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RE: [XTalk] The parable of the sower

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  • Joseph Codsi
    Reply to Jeffrey B. Gibson Jeffrey, I don t consider myself a professional but an amateur. My personal library is very small. In what pertains to gospel
    Message 1 of 6 , Jul 3 1:07 PM
      Reply to Jeffrey B. Gibson


      I don't consider myself a professional but an amateur. My personal
      library is very small. In what pertains to gospel scholarship, I live in
      a part of the world which is still proud of its medieval heritage. Our
      good Christians are not different from our good Muslims. We are
      interested in Western technology, not in Western thought. The West
      represents to our third-world mentality the latest in immorality and
      error. It is true that Lebanon is proud to be the pearl of the Middle
      East. But as far as I know, Lebanon is the only Middle Easterner country
      where Dan Brown's book **The Da Vinci Code** was and still is banned by
      the State at the demand of the holy Church. Here, we have a "secular"
      State, which takes direct orders from the representatives of Christ and
      Muhammad. Moses has temporarily fallen out of favor not for religious
      but for political reasons.

      I read what I find, and I seldom find what I should read. I order a book
      every now and then, when my retirement budget allows it.

      Of the list of names you have enquired about, only one is in my library.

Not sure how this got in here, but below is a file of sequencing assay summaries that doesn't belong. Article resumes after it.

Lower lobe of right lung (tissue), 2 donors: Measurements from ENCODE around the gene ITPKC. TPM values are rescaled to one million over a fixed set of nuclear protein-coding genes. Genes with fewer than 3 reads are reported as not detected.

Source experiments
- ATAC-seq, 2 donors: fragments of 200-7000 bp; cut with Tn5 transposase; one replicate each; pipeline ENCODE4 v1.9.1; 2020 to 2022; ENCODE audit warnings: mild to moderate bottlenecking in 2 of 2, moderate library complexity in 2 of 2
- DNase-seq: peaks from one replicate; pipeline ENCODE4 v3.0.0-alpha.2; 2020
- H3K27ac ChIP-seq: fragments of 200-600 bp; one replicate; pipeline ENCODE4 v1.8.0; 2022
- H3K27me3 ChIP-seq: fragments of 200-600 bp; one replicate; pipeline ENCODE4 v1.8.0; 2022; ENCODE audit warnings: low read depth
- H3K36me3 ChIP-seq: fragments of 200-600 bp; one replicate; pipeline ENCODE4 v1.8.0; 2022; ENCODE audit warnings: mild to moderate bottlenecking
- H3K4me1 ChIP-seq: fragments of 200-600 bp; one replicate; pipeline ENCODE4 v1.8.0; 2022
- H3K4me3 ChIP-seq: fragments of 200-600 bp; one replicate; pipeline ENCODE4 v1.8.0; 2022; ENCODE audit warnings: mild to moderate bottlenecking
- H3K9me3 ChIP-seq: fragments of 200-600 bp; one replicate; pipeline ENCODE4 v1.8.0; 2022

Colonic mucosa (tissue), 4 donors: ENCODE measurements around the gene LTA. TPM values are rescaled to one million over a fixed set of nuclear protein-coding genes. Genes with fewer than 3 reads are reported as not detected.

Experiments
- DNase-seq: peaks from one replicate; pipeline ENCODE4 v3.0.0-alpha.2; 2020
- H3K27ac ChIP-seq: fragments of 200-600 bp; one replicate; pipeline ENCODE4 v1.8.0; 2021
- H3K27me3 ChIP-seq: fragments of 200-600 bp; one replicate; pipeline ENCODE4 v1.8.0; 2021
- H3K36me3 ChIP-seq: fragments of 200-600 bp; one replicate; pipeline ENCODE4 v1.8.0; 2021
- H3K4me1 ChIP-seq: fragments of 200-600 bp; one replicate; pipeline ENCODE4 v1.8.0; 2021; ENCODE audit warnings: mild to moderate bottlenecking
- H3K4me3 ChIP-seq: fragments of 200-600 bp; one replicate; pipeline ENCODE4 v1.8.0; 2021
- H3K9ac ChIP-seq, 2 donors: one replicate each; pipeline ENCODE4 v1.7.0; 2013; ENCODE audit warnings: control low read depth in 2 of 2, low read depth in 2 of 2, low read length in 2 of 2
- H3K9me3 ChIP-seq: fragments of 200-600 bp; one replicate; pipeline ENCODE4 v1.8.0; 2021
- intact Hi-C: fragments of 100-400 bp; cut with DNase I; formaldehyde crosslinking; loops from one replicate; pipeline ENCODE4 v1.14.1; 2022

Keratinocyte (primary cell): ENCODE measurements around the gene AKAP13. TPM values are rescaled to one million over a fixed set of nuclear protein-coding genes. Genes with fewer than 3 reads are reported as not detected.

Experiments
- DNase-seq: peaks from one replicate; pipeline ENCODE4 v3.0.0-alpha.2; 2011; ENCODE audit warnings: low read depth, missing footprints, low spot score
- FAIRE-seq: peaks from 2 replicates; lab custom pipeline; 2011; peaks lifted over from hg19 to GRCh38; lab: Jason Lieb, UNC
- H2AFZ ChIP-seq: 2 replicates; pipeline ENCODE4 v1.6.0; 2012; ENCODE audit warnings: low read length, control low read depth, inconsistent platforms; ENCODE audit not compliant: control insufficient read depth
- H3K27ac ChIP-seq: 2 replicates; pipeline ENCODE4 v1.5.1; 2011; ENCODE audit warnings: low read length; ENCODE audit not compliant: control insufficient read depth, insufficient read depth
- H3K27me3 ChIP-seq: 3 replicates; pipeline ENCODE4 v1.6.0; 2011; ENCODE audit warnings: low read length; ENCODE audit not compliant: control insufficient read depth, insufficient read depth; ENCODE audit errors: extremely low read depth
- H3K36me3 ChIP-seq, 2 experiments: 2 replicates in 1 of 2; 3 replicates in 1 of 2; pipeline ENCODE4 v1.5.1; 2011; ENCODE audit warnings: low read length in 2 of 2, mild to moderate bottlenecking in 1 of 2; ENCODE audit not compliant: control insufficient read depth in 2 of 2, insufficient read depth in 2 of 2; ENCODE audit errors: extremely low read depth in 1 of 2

I am speaking of Robert A. Guelich's commentary on the first part of
      Mark. The book goes back to 1989.

      I have stopped using this book because I find it frustrating. Guelich
      makes a systematic analysis of the text. He lines up all the parts
      without missing a single one. But he finds himself in front of an
      impossible puzzle. He cannot put the parts together in a way that makes
      sense. His erudition is vast, but he cannot resolve anything. He
      enumerates all sorts of possibilities, without ever reaching a single
      conclusion. I am tempted to apply to him what is said about those who
      are outside. ***To them all things come in riddles, that is, "seeing
      they see but do not perceive and hearing they hear but do not

      I know I am harsh and unfair. Mark is a hard nut to crack. I must
      recognize, however, that Guelich has the merit of recognizing that the
      cards have been shuffled in such a way that it is next to impossible to
      set them straight. I will quote some of his most telling passages.

      Speaking of verses 10-12 that have been inserted between the two parts
      of the parable, he says:

      << This passage sits awkwardly at best in its present context. It
      introduces a change of setting and audience from 4:1-2 that appears to
      have been forgotten in the concluding summary of 4:33-34 and the opening
      scene in 4:35-36. Although Jesus has just completed one parable (4:3-9),
      the disciples question him about "parables" (4:10) and thus interrupt
      the sequence of parable (4:3-8) and interpretation (4:14-20) by
      interjecting the broader topic of "parables." It employs parabolè
      (4:11b), meaning "riddles," in a chapter that consistently uses parabolè
      with the more general meaning of "parables" (4:2, 10, 13, 30, 33). And
      its implication that Jesus teaches in "riddles" to keep "outsiders" in
      confusion seems contrary to the tone of the setting in 4:1-2, the
      reproach directed at the "disciples" in 4:13 and the statement in 4:33.
      Consequently, with few exceptions (e.g., Lane, 156-58; Trocmé, BJRL 59
      [1977] 464-65; Haacker, 423-24), 4:10-12 has been viewed as a later
      insertion into its present context.>> (page 199)

      Here is a question that remains without answer:

      <<But if 4:10–12 represents a pre-Markan unit, where did 4:10–12 come
      from and what did it mean?>> (page 200)

      Here is another passage. It speaks of the Twelve.

      << Called to be "with him" (3:14), privileged to have a special